My partner and I, the good aunts that we are, recently agreed to host two of our little nieces overnight while their parents took a night away from all things parental.
We’ve babysat these nieces several times before; we know, for instance, the trick of putting one of Carney’s favorite movies on to make her fall asleep when she’s holding vigil for her parents to come home. We’re still learning Kaylee’s secrets; she’s only 14 months old and still figuring out for herself what her secrets are.
But this was the first time we’d babysat them overnight in our house since Carney (now 4) was under a year old. We realized quickly that there’s a whole world of things to consider when bringing self-propelled children into one’s home that set the experience dramatically apart from babysitting an immobile child or watching a kid in her own home.
For instance, there were the new Crate and Barrel dining room chairs to consider. We’d kept them covered while our housemate was still living with us and her cat, Octane, was prone to random and unfortunately placed vomiting. Once they moved, we took the covers off, but with two small children wielding crayons and markers at our dining room table, I got nervous enough to pull out towels to place under their tiny behinds.
It became glaringly obvious soon afterward, as we ate a hearty feast of pasta (with red sauce) and vegetables, that I am a genius while Kaylee is an unrestrained expressionist artist whose medium of choice is pasta with red sauce.
Carney is much tidier, but not without her spills and mishaps. (Where is the lid to that orange marker?) She’s a sweet and pretty easygoing kid when she wants to be, although she’s an oldest child, which makes her a natural adversary to my partner and me, both the youngest in our families and slightly allergic to older siblings.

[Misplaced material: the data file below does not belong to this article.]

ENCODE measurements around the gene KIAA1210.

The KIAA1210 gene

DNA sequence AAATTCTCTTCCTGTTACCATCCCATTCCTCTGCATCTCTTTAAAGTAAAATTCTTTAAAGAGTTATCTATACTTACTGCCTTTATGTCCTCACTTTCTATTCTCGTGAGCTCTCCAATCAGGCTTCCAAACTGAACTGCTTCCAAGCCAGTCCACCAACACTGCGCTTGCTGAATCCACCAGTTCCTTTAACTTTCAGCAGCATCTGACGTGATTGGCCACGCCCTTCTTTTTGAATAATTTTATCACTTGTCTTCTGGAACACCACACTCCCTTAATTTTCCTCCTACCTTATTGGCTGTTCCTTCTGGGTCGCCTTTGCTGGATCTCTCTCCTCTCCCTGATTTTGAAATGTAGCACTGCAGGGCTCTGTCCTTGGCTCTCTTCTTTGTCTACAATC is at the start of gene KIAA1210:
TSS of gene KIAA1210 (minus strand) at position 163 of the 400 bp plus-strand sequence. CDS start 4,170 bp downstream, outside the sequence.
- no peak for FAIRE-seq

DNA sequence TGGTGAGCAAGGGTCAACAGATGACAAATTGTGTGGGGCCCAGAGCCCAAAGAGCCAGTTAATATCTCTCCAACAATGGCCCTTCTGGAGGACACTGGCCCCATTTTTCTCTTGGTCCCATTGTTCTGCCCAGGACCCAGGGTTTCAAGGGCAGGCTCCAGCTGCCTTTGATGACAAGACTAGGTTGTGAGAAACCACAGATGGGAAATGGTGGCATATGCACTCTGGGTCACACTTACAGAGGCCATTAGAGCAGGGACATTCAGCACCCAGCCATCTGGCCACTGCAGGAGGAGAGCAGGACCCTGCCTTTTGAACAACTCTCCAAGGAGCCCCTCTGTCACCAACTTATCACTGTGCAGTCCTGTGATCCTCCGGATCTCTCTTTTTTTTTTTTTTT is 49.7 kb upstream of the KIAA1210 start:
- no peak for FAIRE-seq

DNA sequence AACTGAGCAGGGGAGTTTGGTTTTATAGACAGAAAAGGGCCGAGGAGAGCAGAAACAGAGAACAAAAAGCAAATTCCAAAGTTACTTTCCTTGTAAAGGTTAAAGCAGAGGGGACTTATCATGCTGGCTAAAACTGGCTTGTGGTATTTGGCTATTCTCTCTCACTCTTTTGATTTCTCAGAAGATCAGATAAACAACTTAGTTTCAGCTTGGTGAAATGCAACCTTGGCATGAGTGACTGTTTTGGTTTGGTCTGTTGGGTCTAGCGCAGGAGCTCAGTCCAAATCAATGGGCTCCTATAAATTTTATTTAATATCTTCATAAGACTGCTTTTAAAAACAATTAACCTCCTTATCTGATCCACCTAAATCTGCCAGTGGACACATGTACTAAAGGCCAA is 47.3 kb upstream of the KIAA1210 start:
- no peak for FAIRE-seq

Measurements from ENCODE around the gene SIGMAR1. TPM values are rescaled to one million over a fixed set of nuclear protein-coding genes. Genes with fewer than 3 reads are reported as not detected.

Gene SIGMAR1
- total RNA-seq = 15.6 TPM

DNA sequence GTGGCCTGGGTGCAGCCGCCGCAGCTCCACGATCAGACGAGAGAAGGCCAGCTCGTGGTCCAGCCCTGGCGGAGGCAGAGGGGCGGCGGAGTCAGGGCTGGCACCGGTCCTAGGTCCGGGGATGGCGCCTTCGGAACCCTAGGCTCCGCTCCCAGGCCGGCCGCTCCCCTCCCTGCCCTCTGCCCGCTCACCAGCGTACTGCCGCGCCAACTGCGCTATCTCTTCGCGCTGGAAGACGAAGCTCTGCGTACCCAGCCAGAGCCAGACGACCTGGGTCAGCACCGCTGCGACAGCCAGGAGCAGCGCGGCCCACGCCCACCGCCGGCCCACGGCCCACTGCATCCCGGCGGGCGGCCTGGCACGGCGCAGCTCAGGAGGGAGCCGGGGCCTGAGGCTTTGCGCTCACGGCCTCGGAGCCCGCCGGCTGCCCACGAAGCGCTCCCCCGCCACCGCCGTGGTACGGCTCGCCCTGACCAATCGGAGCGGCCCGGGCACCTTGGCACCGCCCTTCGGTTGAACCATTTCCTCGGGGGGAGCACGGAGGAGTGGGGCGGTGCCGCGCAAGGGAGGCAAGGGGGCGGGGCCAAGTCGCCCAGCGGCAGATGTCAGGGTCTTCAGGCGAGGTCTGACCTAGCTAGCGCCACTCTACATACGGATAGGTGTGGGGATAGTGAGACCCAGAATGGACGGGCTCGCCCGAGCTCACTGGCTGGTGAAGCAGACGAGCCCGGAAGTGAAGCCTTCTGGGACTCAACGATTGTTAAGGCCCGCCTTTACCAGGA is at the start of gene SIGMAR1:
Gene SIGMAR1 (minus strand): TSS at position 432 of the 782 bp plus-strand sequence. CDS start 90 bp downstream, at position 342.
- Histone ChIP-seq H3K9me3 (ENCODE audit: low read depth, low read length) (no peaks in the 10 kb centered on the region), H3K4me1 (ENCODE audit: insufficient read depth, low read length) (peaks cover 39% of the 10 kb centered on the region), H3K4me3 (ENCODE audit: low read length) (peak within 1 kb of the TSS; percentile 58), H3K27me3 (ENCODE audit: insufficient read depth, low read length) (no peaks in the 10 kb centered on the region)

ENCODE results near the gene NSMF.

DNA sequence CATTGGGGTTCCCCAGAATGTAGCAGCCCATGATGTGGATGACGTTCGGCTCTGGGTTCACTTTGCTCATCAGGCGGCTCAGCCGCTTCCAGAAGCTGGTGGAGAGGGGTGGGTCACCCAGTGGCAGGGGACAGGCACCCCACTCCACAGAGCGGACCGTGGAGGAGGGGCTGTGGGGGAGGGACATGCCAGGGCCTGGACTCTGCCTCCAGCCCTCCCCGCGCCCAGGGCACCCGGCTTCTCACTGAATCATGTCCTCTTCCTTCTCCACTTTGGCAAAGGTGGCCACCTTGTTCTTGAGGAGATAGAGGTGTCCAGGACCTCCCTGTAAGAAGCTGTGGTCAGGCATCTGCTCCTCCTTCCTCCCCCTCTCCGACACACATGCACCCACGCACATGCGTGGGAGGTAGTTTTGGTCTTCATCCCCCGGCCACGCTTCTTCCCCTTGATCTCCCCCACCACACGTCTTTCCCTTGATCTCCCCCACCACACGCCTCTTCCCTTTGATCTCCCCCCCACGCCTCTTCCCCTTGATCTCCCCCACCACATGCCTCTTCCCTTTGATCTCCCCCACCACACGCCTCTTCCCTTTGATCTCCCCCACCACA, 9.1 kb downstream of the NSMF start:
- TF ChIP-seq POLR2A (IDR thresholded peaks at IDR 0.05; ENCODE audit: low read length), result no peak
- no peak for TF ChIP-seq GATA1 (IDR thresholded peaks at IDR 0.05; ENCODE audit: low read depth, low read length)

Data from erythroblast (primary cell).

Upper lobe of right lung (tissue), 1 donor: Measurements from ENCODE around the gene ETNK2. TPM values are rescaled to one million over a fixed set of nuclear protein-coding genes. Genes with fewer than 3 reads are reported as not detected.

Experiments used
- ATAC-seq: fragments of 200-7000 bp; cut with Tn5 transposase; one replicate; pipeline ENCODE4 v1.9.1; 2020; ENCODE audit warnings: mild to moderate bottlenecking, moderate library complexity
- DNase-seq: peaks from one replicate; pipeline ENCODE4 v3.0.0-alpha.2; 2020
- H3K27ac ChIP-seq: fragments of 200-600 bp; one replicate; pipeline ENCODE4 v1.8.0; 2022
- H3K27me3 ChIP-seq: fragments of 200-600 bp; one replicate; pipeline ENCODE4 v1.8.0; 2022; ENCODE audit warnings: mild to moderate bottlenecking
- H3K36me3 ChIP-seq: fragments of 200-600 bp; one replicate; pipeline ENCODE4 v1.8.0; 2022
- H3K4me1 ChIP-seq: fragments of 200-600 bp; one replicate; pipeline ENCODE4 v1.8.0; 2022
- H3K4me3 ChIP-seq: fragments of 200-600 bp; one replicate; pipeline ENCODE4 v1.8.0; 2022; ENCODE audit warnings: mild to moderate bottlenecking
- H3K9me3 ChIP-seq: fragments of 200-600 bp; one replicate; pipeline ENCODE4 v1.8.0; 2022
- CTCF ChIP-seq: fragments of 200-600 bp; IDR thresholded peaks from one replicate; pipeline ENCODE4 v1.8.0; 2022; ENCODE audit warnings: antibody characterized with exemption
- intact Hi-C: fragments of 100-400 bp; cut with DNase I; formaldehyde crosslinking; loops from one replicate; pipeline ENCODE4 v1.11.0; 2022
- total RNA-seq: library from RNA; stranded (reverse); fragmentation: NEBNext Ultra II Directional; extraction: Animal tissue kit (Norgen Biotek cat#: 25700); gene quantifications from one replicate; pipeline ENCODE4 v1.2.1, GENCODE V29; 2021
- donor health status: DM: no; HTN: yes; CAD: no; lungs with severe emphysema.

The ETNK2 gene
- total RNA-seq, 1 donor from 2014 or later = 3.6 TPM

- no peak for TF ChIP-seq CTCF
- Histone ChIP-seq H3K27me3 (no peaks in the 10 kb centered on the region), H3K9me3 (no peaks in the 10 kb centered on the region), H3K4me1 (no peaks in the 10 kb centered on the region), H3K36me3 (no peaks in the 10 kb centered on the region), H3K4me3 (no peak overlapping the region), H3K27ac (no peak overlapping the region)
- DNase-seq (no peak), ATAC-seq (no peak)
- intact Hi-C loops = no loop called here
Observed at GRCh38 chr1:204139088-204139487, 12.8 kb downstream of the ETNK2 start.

Carney started preschool a few weeks ago and, for her first show and tell, she brought along her favorite stuffed animal — a somewhat tattered little rabbit that she calls Pink Bunny (to be distinguished from the nearly identical Blue Bunny). Carney has had Pink Bunny since her first days on this earth and sleeps with Pink Bunny every night, finds comfort from Pink Bunny when she’s upset, and is rightfully hesitant to share Pink Bunny with the wrong sort of individual.
When I say “the wrong sort of individual,” naturally one thinks immediately of our dog Edie, a loveable but somewhat crazy little cocker spaniel whose antics are mostly cute but sometimes downright deserving of a stern “BAD DOG.” Some readers who are not what we call “dog people” may find it far-fetched to speak of a dog’s “hobbies,” but I am here to tell you that dogs have hobbies. Edie’s include giving kisses, cuddling with her mommies, visiting with her human friends and destroying stuffed animals.
We do encourage the last behavior. Shortly after we acquired Edie in February 2000, I bought a large, smiling stuffed ear of corn, complete with squeaker, to symbolize my Iowa roots and my hopes that Edie would enjoy life in our home.